After a long week of work commitments, wrangling kids, and slogging through the daily commute, most of us feel simultaneously overtired and wired - and more and more North Americans are opting for a few tokes to ease the transition from work-mode to dreamland.
But a herbal nightcap has a more complicated effect on shut-eye than you might realize: here are 5 ways cannabis impacts sleep.
1. Nod off faster
A lot of what we know about the effects of THC on sleep comes from a 1973 study. "THC was found to significantly decrease the time it takes to fall asleep in physically healthy insomniacs," according to lead authors Kenneth Cousens and Alberto DiMascio at Napa State University. "The THC tended to be associated with some decrease in awakenings in the first half of the night." A more recent study of a small group of male cannabis smokers linked cannabis use with less difficulty falling asleep - but also the need for "more daytime sleep the following day." So while you might fall asleep faster after a puff, heavier users might also experience next-day grogginess.
2. Plays well with other herbal remedies
Terpenes are aromatic essential oils that interact with cannabinoids to create a strain's signature high. While cannabis can contain hundreds of different terpenes, some, like alpha bisabolol and linalool are also found in other herbal sleep aids like chamomile and lavender. Pairing the terpenes in your cannabis with additional, sleep-inducing herbs can, according to some experts, produce powerful synergistic effects. Drinking chamomile tea, busting out lavender essential oil, or taking melatonin, 5-HTP, or valerian root supplements may also help improve your sleep quality according to Leafly.
3. Indicas rule
More consumers are learning the differences between indicas and sativas: generally, indicas offer more chilled-out, sleepy effects, while sativas are more uplifting and cerebral. Top-rated indicas for insomnia include Bubba Kush and Northern Lights, which are best "smoked by medical marijuana patients in the late evening or even right before bed," according to The Weed Blog. A too-high dose of any strain, however, can have the opposite effect: try smoking out of a one-hitter or chillum to moderate your dose. If you're unaccustomed to cannabis, smoking an hour or two before bed gives the effects time to mellow out.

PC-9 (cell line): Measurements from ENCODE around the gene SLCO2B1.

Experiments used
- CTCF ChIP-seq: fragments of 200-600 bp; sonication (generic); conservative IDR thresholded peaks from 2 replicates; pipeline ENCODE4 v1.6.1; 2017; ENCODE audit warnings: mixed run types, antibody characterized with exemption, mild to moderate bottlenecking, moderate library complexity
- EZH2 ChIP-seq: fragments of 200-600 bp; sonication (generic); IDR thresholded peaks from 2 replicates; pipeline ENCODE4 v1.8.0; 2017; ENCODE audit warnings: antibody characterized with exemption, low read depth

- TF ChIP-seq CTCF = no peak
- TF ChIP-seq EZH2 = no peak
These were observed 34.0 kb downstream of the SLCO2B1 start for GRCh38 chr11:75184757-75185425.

4. Inhibits dreaming
While cannabis can amplify creativity during waking hours, it can silence your subconscious when it's time to hit the hay: most long-term users report a reduction in the frequency and intensity of the dreams they're able to remember. "Marijuana reduces REM sleep, thus greatly reducing the occurrence of dreaming," according to the Colorado Pot Guide. "Though we are unsure why, it is possible that this is because of marijuana's tendency to blunt dopamine response. Dopamine, which is responsible for directing our attention, also plays a valuable role during sleep by creating dreams (and helping you pay attention to them)." So if you love the ability to dream in technicolor, you may want to take a tolerance break. While brings us to our next point...
5. Time your tolerance breaks
If you've relied for a while on cannabis to help you drift off, cutting out the habit entirely can wreak havoc on your sleep cycle. According to one 2008 study which tracked the sleep patterns of heavy marijuana users after a period of abstinence, "up to 76% of those who abruptly stop using marijuana report disturbed sleep (strange dreams, insomnia, poor sleep quality." While a tolerance break can be a great idea, you'll want to time it so that it doesn't coincide with other, important obligations that require you to get sufficient shut-eye.